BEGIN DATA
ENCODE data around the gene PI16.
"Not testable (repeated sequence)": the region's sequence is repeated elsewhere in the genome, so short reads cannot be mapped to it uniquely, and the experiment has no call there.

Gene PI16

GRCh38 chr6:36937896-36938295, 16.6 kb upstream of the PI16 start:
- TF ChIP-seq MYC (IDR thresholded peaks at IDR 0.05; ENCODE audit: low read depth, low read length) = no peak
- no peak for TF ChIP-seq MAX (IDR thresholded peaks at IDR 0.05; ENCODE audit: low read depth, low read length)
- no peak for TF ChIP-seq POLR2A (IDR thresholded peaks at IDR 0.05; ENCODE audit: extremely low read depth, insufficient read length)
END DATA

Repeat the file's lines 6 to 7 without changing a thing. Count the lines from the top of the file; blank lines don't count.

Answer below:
- no peak for TF ChIP-seq MAX (IDR thresholded peaks at IDR 0.05; ENCODE audit: low read depth, low read length)
- no peak for TF ChIP-seq POLR2A (IDR thresholded peaks at IDR 0.05; ENCODE audit: extremely low read depth, insufficient read length)